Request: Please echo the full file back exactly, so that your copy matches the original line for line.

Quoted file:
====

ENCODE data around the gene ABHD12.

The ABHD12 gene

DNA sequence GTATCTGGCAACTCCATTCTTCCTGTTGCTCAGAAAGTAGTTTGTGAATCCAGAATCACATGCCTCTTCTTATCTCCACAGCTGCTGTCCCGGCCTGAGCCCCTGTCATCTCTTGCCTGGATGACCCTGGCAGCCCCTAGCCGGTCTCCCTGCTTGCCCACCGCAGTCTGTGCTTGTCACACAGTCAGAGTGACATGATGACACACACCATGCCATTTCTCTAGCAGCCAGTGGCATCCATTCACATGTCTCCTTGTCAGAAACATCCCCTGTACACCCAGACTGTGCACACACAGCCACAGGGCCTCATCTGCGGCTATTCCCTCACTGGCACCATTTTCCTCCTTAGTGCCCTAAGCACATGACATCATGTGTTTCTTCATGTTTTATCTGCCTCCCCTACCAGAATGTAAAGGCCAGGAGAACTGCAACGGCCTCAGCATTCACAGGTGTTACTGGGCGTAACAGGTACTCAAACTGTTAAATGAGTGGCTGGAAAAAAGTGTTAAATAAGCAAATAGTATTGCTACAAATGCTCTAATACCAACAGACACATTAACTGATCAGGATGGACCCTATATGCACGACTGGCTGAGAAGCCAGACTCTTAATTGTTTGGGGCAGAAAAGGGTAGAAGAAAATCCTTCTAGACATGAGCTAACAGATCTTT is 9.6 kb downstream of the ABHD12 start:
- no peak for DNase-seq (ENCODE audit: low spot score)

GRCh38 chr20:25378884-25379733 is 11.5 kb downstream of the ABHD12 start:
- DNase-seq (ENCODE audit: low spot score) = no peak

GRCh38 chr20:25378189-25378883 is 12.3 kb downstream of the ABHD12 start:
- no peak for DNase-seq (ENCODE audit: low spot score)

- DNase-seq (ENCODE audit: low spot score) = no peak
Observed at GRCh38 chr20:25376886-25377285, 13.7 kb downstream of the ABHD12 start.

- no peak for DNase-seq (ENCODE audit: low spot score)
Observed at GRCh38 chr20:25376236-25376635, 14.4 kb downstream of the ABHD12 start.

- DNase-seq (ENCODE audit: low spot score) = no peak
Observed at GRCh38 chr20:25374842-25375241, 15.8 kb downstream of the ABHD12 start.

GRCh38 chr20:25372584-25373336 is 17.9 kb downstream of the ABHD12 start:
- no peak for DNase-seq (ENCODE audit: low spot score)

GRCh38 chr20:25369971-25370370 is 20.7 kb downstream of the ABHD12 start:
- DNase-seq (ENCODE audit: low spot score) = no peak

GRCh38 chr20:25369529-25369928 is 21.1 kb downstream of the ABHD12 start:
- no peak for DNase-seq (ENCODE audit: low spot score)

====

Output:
ENCODE data around the gene ABHD12.

The ABHD12 gene

DNA sequence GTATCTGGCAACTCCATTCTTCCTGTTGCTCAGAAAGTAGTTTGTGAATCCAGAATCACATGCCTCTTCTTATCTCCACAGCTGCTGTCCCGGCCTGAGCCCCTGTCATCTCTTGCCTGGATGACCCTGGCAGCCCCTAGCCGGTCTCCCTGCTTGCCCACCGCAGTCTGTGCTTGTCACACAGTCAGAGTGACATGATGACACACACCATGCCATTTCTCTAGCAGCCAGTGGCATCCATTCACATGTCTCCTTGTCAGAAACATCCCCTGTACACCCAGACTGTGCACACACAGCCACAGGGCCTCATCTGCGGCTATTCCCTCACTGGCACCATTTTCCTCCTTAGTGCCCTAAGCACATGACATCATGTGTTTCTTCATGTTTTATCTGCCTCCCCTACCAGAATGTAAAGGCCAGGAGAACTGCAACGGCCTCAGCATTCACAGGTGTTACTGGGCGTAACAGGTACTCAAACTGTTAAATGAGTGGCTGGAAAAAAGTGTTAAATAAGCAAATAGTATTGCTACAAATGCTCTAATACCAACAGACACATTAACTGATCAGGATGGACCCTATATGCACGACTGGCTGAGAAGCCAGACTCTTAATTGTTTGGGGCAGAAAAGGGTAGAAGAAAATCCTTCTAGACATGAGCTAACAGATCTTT is 9.6 kb downstream of the ABHD12 start:
- no peak for DNase-seq (ENCODE audit: low spot score)

GRCh38 chr20:25378884-25379733 is 11.5 kb downstream of the ABHD12 start:
- DNase-seq (ENCODE audit: low spot score) = no peak

GRCh38 chr20:25378189-25378883 is 12.3 kb downstream of the ABHD12 start:
- no peak for DNase-seq (ENCODE audit: low spot score)

- DNase-seq (ENCODE audit: low spot score) = no peak
Observed at GRCh38 chr20:25376886-25377285, 13.7 kb downstream of the ABHD12 start.

- no peak for DNase-seq (ENCODE audit: low spot score)
Observed at GRCh38 chr20:25376236-25376635, 14.4 kb downstream of the ABHD12 start.

- DNase-seq (ENCODE audit: low spot score) = no peak
Observed at GRCh38 chr20:25374842-25375241, 15.8 kb downstream of the ABHD12 start.

GRCh38 chr20:25372584-25373336 is 17.9 kb downstream of the ABHD12 start:
- no peak for DNase-seq (ENCODE audit: low spot score)

GRCh38 chr20:25369971-25370370 is 20.7 kb downstream of the ABHD12 start:
- DNase-seq (ENCODE audit: low spot score) = no peak

GRCh38 chr20:25369529-25369928 is 21.1 kb downstream of the ABHD12 start:
- no peak for DNase-seq (ENCODE audit: low spot score)